- The original relationship, in this case, would be strong |Yule’s Q|= 0.80. The partial relationship for those who had sought contraception, however, would be stronger (|Yule’s Q|= 1.00, while that for those who had not sought contraception would be very weak (|Yule’s Q|= 0.00). You can specify, therefore, that the original relationship is particularly strong for those who’d sought contraception and particularly weak for those who had not. Kearney and Levine’s hypothesis had anticipated an “interpretation,” but this data yield a specification. So the data would prove their hypothesis wrong. ↵
- If the link below doesn’t work, perhaps you can hunt down an electronic copy of the article through your college’s library service ↵
Analysis that explores relationships involving more than two variables, or examines the impact of other variables on a relationship between two variables.
A variable that is neither the independent variable nor the dependent variable in a relationship, but which may impact that relationship.
A variable hypothesized to intervene in the relationship between an independent and a dependent variable; in other words, a variable that is affected by the independent variable and in turn affects the dependent variable.
A variable that is hypothesized to affect both the independent variable and the dependent variable.
The term used to refer to relationship where variables seem to vary in relation to one another, but where in fact no causal relationship exists.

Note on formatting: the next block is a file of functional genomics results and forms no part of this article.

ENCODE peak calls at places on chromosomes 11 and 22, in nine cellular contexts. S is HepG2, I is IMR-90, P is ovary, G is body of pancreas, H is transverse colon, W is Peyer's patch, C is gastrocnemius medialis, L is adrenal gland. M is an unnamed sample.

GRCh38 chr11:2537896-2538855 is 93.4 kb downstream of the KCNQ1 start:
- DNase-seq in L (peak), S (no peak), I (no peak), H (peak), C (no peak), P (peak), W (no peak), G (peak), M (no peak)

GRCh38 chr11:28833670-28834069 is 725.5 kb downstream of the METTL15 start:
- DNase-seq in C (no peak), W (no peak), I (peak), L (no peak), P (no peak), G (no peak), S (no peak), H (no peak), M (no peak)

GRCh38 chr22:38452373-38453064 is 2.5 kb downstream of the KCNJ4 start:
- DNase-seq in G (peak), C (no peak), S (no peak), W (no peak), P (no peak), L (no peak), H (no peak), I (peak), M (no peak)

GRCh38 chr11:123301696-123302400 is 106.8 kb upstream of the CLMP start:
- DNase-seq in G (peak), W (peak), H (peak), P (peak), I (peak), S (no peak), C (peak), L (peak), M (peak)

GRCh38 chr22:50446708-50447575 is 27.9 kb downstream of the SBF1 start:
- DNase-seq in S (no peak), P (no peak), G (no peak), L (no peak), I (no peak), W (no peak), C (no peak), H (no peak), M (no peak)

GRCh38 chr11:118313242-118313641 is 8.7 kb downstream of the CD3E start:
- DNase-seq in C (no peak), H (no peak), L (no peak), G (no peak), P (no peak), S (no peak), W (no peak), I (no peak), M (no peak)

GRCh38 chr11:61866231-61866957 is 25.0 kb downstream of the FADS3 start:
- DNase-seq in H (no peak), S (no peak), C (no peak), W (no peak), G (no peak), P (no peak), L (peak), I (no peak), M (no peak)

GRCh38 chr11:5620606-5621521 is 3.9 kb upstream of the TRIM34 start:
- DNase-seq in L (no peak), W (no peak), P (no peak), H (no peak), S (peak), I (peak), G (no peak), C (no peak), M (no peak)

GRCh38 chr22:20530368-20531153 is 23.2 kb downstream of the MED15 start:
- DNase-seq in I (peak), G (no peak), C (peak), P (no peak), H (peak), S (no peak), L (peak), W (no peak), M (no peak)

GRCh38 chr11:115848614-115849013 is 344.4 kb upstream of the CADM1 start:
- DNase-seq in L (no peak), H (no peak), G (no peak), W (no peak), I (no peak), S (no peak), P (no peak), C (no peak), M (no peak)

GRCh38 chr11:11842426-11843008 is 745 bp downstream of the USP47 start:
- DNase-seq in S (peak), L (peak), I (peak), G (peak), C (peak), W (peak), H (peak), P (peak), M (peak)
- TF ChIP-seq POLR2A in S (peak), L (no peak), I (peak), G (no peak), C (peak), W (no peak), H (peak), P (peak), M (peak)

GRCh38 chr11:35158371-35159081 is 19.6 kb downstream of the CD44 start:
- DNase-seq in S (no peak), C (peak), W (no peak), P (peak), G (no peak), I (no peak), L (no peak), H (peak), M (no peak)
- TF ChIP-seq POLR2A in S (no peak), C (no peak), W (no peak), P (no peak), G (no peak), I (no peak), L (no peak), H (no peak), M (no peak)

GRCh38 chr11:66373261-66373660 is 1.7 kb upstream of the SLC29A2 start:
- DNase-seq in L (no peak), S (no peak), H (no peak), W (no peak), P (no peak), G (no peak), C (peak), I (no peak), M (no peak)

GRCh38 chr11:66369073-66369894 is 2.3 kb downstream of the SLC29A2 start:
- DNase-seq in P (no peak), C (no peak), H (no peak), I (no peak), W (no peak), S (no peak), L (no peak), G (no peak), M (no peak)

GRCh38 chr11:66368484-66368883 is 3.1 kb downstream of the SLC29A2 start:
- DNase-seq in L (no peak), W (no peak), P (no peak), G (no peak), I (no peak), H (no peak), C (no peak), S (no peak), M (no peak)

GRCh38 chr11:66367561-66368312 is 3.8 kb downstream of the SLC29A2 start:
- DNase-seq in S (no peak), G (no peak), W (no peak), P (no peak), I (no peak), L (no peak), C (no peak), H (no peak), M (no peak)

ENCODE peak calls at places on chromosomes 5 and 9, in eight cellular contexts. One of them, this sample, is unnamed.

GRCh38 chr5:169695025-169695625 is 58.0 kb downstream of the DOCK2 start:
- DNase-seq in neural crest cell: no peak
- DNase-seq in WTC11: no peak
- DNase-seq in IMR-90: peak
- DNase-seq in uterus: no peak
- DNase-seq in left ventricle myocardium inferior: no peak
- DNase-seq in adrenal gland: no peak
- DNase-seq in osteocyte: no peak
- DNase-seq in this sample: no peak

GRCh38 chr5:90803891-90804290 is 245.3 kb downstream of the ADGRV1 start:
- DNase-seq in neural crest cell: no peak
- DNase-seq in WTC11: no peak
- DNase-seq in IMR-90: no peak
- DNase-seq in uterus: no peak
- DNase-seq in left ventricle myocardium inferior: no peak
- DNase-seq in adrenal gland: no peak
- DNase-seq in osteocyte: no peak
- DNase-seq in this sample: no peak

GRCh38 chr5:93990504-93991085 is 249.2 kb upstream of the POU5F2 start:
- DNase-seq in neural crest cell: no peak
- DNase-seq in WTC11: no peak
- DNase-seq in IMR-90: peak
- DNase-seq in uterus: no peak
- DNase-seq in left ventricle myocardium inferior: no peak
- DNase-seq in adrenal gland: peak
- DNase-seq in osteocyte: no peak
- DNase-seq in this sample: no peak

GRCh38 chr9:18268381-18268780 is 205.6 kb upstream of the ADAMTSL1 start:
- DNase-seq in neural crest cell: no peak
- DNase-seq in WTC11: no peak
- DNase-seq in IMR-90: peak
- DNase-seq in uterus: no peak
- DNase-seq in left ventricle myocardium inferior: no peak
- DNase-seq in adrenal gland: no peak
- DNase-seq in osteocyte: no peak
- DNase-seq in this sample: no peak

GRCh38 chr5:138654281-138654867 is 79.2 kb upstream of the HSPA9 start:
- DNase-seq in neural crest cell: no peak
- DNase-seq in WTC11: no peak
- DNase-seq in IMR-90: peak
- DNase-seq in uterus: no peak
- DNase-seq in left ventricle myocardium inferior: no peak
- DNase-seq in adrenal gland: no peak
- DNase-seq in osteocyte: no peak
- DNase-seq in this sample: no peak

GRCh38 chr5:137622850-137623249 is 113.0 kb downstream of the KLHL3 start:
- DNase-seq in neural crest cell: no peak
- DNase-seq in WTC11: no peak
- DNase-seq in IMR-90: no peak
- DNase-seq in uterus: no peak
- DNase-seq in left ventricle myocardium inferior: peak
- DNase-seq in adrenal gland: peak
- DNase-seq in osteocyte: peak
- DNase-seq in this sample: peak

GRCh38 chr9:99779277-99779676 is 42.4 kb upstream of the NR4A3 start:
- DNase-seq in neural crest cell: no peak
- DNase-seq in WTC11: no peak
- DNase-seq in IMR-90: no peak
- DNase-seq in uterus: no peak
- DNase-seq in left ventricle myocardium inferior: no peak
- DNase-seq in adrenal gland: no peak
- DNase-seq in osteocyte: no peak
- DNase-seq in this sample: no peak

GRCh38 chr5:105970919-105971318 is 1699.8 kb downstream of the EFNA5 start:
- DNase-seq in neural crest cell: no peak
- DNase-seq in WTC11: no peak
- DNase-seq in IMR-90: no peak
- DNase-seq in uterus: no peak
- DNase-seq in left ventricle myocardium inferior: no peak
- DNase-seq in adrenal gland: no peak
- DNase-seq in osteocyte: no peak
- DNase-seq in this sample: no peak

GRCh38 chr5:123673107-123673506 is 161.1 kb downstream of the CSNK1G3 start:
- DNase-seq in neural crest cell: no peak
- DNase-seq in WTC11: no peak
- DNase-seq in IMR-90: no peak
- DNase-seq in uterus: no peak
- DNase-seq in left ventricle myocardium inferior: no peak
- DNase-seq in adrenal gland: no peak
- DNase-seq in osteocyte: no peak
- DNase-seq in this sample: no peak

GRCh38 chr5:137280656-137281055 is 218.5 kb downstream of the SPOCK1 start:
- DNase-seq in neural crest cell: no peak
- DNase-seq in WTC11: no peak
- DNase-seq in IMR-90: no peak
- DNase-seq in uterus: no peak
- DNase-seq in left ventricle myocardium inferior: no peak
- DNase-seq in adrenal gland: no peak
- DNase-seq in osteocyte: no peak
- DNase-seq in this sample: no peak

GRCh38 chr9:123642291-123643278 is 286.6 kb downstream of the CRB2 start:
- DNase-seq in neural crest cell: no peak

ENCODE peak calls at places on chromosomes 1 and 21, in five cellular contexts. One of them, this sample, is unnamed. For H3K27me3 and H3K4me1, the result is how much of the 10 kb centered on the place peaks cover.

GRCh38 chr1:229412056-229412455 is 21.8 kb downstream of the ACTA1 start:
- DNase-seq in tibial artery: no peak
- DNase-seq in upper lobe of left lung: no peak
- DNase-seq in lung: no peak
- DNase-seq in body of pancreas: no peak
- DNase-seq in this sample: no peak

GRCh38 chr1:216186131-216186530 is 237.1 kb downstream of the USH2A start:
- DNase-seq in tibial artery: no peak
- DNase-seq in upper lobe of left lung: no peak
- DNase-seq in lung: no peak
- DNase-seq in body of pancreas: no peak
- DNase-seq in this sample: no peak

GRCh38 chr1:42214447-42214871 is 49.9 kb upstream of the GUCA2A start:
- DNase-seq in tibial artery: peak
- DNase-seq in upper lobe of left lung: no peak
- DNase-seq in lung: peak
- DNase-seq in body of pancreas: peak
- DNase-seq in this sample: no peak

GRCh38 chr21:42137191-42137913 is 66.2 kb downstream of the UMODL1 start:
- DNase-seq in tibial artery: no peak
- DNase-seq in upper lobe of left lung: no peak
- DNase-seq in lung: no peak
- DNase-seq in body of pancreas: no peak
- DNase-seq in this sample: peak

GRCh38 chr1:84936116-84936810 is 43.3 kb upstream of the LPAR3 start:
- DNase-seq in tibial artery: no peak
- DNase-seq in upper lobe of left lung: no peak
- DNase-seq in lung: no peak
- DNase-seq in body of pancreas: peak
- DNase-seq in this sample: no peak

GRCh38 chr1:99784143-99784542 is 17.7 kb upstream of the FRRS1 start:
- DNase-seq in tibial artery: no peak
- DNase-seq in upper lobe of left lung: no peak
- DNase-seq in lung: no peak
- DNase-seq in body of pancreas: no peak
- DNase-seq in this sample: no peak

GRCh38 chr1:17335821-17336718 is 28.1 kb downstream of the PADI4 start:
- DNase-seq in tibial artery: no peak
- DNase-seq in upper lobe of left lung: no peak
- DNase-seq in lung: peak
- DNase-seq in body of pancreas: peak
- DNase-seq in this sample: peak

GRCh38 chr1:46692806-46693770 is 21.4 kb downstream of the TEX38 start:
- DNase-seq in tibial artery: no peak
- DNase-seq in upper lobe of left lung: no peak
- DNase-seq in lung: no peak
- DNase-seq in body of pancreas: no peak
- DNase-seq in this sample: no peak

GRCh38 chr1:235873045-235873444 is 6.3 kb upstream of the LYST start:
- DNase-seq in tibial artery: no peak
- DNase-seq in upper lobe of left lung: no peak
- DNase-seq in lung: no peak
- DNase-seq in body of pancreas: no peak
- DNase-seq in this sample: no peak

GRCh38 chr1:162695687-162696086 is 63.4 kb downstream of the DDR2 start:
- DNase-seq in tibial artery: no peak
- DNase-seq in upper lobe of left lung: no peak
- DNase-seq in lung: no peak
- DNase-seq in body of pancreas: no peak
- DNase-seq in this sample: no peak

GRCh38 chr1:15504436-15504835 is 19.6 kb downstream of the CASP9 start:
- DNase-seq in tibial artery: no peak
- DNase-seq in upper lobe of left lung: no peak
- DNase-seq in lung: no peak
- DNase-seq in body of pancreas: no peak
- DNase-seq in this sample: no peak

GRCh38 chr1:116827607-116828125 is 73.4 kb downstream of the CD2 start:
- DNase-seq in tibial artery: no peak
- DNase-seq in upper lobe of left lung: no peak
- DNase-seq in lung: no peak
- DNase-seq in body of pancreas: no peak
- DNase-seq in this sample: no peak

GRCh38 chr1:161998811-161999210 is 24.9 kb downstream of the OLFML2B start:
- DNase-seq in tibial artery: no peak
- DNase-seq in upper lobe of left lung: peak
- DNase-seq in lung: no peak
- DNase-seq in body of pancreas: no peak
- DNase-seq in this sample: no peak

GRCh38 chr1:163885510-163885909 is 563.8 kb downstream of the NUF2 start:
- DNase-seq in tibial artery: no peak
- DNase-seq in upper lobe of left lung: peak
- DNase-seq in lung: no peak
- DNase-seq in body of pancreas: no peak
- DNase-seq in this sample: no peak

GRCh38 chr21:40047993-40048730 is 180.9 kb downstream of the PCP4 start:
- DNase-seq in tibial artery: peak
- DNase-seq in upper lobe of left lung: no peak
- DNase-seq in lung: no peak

The situation in which variables are able to be shown to be related to one another.
The order of events in time; in relation to causation, the fact that independent variables must occur prior to dependent variables.
In relation to causation, the requirement that for a causal relationship to exist, all possible explanations other than the hypothesized independent variable have been eliminated as the cause of the dependent variable.
A variable that impacts the dependent variable but is not related to the independent variable.
Examining a relationship between two variables while eliminating the effect of variation in an additional variable, the control variable.
A relationship between and independent and a dependent variable for only the portion of a sample that falls into a given category of a control variable.
Shorter term for a partial relationship.
A typology developed by Paul Lazarsfeld for the possible analytical outcomes of controlling for a variable.
A term used to refer to the process of controlling for a variable.